Re: Questions and suggestions
For years, the only way blind people could get to the system tray was with the screen-reader dialog. It became so well entrenched and so expected a way to reach it that it should be included in screen-readers. Whether it is duplicative or not, at times in this and other contexts, technology related or not, a practice is so well entrenched that it may be desirable to continue it whether it is duplicative or not.
Sighted people have constant and unnecessary instructions on how to do things. How many obvious buttons on machines, for example, have something completely unnecessary written as a prompt such as push. What else are you going to do with a button on a machine? Why is there so much opposition to, not as a general practice, but in this one instance, making things a gbit easier for a lot of NVDA users while doing no harm?
And at very rare times, I have found it necessary to have the dialog available. As I said yesterday, I've seen very rare instances where you can't work with an icon except in the screen-reader provided system tray dialog.
Furthermore, to work with the Windows implementation, you need to know commands most blind computer users don't know. Enter equals left double click in the system tray. Space bar equals left single click. The context menu key equals right click. Since even a lot of experienced computer users don't know such commands implementing a system tray dialog will eliminate frustration and problems that will occur without knowing them. And, unless this has been changed, these commands are not covered in the NVDA users' guide. And how many people read manuals with any thoroughness? And finally, when using the system tray directly, you don't up and down arrow through icons. You right or left arrow. The commands I've given and the difference in movement commands can easily be explained. But most users are not on lists such as this, probably don't read the user Guide with the kind of thoroughness that would allow them to discover such commands and, as I said, unless this has changed, these things aren't discussed in the users Guide. The Windows command is given at some point, but I don't think any of what I have discussed other than that is provided.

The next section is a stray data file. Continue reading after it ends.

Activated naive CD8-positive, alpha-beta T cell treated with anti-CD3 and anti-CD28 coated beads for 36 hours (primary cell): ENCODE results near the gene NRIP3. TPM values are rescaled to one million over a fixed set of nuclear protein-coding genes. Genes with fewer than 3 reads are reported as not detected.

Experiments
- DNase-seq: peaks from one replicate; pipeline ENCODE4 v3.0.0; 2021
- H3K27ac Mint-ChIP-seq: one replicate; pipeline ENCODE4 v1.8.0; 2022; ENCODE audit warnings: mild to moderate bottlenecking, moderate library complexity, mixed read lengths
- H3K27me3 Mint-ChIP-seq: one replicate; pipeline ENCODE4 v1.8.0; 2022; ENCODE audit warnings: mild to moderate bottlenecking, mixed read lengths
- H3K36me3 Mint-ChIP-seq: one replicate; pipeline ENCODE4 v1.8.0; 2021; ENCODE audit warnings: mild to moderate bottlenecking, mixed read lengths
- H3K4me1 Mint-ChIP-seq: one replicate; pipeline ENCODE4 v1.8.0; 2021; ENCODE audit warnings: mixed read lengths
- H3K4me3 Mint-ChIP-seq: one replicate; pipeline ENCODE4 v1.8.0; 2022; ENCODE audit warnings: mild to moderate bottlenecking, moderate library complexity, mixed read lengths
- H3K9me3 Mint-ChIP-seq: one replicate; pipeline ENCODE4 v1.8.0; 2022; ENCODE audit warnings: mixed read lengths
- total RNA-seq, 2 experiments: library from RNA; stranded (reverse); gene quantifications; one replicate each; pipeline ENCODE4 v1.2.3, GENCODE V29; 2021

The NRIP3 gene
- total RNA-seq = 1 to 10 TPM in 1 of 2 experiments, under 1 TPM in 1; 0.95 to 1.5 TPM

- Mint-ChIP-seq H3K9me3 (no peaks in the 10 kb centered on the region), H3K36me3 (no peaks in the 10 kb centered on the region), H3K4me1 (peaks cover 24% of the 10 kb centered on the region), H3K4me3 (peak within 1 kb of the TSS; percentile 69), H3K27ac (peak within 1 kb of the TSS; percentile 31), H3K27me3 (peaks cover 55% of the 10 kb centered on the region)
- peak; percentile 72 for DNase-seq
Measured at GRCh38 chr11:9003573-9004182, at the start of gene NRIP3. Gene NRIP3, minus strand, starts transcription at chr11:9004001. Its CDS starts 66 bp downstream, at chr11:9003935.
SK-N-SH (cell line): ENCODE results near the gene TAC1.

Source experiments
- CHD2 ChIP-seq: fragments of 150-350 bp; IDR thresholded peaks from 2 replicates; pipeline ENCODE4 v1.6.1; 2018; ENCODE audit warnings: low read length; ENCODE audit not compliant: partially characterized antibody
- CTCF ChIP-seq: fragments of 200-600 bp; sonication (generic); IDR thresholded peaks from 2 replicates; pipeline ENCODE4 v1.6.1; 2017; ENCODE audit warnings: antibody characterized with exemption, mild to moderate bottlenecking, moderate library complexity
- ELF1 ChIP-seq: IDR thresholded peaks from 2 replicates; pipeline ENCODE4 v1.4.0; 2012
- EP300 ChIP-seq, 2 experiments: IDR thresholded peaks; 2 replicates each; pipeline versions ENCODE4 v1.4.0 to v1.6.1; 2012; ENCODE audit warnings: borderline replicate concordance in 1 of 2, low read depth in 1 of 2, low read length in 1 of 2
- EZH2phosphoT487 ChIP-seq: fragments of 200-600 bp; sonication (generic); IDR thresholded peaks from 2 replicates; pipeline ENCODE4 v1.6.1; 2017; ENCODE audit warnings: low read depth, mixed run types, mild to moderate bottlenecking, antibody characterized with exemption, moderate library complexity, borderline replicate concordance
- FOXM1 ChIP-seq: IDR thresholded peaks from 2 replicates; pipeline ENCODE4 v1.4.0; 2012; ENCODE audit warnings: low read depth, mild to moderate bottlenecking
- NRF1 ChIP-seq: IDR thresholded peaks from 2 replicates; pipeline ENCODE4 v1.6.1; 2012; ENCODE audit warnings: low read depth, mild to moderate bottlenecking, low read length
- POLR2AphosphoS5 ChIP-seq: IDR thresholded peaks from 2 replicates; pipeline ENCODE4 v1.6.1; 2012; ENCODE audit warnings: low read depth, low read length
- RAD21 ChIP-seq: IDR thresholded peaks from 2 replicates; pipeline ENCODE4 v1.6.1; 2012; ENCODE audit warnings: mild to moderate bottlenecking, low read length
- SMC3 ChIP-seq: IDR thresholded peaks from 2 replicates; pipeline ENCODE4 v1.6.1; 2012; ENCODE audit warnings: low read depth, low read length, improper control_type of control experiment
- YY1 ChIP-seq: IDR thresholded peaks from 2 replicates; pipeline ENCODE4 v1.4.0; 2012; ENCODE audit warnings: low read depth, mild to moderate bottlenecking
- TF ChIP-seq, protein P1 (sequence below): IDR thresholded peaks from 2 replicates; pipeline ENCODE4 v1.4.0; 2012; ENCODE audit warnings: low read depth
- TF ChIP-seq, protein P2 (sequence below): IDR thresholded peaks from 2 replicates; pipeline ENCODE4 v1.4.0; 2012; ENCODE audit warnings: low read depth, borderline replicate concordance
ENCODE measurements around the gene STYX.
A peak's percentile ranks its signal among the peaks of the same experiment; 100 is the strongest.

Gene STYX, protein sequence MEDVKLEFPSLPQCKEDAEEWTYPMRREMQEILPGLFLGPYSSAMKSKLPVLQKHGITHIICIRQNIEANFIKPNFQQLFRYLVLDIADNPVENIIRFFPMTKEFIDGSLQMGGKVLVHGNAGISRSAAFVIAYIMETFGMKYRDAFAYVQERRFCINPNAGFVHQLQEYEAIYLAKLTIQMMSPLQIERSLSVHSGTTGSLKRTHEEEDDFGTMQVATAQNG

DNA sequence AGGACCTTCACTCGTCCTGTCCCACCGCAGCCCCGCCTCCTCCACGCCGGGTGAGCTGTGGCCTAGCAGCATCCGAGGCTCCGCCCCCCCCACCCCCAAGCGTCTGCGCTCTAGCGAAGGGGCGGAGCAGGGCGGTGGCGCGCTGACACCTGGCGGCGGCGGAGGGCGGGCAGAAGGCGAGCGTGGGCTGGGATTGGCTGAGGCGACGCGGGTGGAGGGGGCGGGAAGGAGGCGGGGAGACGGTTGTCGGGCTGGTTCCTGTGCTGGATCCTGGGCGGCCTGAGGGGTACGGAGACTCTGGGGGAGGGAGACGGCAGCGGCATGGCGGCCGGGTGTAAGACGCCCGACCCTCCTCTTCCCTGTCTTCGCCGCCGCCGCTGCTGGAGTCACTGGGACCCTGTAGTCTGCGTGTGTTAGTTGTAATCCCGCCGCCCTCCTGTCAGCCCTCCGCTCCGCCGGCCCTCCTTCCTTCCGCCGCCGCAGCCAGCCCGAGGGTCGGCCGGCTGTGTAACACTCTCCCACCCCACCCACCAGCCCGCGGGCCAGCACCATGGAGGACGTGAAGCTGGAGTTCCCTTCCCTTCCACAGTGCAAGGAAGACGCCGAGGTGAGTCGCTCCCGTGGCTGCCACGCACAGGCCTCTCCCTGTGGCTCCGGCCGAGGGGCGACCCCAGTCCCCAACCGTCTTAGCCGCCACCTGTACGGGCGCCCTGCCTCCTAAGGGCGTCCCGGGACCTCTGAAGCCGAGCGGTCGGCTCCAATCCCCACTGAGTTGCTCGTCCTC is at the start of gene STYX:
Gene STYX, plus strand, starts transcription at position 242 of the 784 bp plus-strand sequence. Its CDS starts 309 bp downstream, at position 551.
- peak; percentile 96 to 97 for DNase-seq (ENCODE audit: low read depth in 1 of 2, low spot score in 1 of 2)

----- Original Message -----
From: Travis Siegel
Sent: Friday, February 24, 2017 9:35 PM
Subject: Re: [nvda] Questions and suggestions
This argument is silly.
The windows-b key gives you access, what's the issue? Windows-b works regardless of screen reader, windows version, or desktop/laptop keyboard layout. I see no problem here, and arguing that other screen readers provide another keystroke for the same function is a spurious argument. Other windows screen readers aren't open source either, but I don't see anyone pushing to have this fixed. Other windows screen readers also tend to be larger, and take up more system resources (on average) but I don't see anyone complaining about this either. Just because other screen readers have something doesn't automatically make it something NVDA *must* have. Windows provides the keystroke windows-b for a reason, and there's no reason to duplicate the effort by building access to the same function just because you can.
Good lord, if folks wanted every single windows function duplicated, just
imagine how much bloat screen readers would have. Nothing wrong with
leaving windows keystrokes alone, and just pointing them out when someone
asks. No need to needlessly duplicate existing functionality. Should
NVDA provide another keystroke to switch between programs when alt-tab does the
job just fine?
Give it a rest already.
On 2/24/2017 5:34 PM, Kwork wrote: